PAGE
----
Wednesday, March 25, 2009

UMNO: A correct move and a caveat

Addressing the joint opening of Wanita UMNO, UMNO Youth and Puteri UMNO general assemblies at the Putra World Trade Centre, Najib is reported to have said that the right to choose leaders should be given to the greater number of members to reflect the preferences of more than three million UMNO grassroots members.

In his speech Najib is quoted as having said, "To my mind, the time has come for us to review the selection of UMNO leaders that will be more inclusive of a greater number of UMNO members from all levels.

"This move will enable us to end money politics and abuse of power. This is the path we must take, if we are to regain the strength of the party by returning to the grassroots the mandate for choosing party leaders."

This is a correct suggestion and assessment. If the UMNO Constitution is amended to do away with this odious nomination procedure - which was at all times designed to favour the incumbent - it will go a long way to re-institute democratic practices back into the party.

And, in my humble estimation, it will be a catalyst to regenerate the much-maligned party.

But, to all and sundry who are participating in the party proceedings, please do away with the annoying, cloying, gallery-pandering tribal antics about "us" and "them" replete with the self-serving brandishing of ancient bladed weapons.

It may play well to a mob.

But in the reductive effect that television has on oratorical and gesticulatory flourishes, such gallery-pandering tribal antics about "us" and "them" only makes the speaker and, the party, look like a mob that is completely out of touch with the reality of multiracial, multiethnic and multicultural Malaysia.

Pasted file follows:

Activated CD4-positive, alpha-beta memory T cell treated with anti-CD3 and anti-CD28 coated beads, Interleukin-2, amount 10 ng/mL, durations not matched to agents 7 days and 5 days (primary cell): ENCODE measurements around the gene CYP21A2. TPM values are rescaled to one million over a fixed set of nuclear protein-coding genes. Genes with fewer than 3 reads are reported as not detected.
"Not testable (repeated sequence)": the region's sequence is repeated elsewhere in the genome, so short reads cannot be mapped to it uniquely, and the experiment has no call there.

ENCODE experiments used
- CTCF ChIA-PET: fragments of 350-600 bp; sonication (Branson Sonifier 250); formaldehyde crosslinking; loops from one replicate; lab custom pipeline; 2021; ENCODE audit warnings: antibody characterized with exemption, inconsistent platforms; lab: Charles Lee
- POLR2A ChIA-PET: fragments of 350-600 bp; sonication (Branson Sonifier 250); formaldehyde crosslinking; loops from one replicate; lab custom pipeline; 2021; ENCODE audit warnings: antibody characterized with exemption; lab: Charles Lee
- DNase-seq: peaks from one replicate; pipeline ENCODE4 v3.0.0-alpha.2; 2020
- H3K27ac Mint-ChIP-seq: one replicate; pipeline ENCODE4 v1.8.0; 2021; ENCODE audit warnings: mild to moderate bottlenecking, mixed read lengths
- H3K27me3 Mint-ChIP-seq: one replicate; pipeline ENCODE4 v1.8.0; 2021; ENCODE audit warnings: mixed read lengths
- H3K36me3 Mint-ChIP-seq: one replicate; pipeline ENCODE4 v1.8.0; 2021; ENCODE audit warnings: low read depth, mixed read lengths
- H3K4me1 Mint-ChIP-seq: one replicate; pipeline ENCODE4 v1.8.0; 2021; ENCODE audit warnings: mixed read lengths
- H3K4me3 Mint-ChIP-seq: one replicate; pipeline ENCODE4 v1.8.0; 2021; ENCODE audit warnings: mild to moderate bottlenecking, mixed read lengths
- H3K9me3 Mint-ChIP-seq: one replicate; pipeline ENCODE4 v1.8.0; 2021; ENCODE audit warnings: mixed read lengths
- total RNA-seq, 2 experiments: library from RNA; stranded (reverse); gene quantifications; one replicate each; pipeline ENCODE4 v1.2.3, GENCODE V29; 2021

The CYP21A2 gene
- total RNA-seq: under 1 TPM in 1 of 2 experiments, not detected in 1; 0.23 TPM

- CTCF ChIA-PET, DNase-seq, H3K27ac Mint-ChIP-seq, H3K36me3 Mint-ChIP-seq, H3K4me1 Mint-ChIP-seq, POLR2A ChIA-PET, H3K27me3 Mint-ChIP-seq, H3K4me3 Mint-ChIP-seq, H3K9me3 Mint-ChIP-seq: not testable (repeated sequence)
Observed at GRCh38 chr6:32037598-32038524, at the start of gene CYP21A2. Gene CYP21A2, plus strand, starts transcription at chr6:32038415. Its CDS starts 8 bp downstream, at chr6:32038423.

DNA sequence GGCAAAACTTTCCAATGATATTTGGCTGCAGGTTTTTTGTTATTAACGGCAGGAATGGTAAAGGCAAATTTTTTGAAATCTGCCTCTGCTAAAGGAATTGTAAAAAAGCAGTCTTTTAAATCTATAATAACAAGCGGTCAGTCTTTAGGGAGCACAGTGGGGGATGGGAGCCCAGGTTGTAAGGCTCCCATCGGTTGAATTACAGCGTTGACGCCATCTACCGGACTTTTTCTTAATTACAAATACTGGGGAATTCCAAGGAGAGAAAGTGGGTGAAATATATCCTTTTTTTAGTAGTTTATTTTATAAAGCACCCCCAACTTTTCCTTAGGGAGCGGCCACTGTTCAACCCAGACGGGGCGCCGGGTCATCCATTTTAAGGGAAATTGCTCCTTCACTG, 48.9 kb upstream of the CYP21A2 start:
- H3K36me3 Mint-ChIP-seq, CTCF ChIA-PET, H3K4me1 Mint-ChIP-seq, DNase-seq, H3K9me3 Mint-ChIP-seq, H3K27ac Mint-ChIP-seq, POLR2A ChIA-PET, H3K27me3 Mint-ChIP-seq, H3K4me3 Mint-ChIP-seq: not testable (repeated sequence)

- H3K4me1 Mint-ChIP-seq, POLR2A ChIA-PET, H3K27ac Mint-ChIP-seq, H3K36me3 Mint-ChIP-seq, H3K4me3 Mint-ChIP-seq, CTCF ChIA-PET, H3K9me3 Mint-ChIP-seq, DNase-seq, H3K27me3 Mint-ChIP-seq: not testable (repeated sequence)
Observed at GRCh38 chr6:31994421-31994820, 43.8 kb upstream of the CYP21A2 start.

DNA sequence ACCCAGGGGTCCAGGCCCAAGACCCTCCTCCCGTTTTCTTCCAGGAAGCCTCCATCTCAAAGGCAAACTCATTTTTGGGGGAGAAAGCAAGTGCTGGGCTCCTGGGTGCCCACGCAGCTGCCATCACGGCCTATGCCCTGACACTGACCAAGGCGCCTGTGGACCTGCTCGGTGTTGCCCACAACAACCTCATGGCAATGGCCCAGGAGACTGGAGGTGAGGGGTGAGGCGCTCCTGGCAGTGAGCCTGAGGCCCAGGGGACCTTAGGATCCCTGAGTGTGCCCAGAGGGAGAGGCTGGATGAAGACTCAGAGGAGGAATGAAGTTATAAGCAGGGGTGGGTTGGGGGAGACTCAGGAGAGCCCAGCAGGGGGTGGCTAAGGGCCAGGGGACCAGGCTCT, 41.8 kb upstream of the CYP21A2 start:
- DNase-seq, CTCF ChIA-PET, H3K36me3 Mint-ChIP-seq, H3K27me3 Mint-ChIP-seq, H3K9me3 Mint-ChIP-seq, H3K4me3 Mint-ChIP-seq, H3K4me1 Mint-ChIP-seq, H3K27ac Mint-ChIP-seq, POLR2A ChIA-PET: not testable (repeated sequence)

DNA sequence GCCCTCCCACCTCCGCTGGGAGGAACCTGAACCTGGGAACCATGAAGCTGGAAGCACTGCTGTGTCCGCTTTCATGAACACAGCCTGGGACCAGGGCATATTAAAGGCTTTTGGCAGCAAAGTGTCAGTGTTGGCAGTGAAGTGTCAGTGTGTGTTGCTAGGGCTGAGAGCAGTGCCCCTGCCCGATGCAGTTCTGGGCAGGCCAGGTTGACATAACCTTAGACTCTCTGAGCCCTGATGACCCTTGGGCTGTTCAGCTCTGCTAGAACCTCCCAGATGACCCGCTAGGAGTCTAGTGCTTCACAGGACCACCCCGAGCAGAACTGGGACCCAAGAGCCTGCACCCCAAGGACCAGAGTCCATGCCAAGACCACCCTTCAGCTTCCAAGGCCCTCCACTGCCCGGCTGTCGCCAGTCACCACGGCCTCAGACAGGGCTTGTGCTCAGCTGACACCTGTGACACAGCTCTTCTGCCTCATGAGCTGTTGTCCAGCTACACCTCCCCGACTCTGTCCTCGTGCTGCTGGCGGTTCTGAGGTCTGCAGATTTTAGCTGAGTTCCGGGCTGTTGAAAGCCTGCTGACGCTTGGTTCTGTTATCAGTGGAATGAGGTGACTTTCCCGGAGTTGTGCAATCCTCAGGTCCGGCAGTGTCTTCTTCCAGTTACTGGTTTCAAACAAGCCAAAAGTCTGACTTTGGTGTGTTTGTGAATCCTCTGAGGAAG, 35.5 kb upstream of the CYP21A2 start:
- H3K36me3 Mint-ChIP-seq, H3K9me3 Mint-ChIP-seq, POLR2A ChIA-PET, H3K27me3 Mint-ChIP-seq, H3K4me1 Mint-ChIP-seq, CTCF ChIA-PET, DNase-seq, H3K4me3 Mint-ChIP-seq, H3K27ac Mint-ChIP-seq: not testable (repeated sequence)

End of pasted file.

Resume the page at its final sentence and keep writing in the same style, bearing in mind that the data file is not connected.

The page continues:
And, as we all know, it also has an annoying tendency to cause the loss of valuable votes.

Full text of Najib's speech.

I must say that I am relieved after having read the text of Hishamuddin's speech to the Pemuda UMNO that he has refrained from the "us" and "them" polemic that I was quite worried about. Kudos to him for that restraint.


walla said...

We are at that stage of nationhood where the greater risk is to depend on iconic figureheads representing the political flavor of the day.

The thrust forward must be decisiveness twinned to progressiveness predicated on getting everyone to think hard and fast on questions like:

What is the end-point in view that offers the best steps forward which will equip as many as possible for a more demanding future?

What steps must be taken today which will help the challenged overcome their present hurdles in order to propel themselves later into progress made mainstream?

What is important for the economic survival of the individual, his family, and their nation so that one and all can in their own time and by their own means achieve greater latitude of choices that will offer more options to redefine their identity, their community and this nation, thereby freeing all from the chains of self-imprisoned mindsets?

For too long, this nation has been run by people who play to their respective galleries.

If we don't make the most serious of efforts to change both mindsets and approaches to modernize our minds and processes, we will be marginalized not by race but by country.

That marginalization is wider in scope, deadlier in effect and virtually irretrievable in result than any marginalization so perceived to be combated just by holding on to some unsupportable notions of cultural affinities.

hishamh said...

Slightly off topic, but I continue to be flabbergasted that Youth political movements in this county allow membership up to age 40. Doesn't anybody else find this crazy? Given Malaysia's demographics, with 1/3 below the age of 21, is it any wonder that political parties are out of touch with the nation's youth? The age limit ought to be restricted to 30 and below.

I get the feeling that political youth wings are just there to keep the 2nd level of political leaders busy.

de minimis said...


Haha, I, too, have always seen the ageing "youth" leaders as an anachronism. I seem to recall that the oldest Youth leader was Syed Albar in the 1970s when he was already past gerontocracy. Got to check the history books.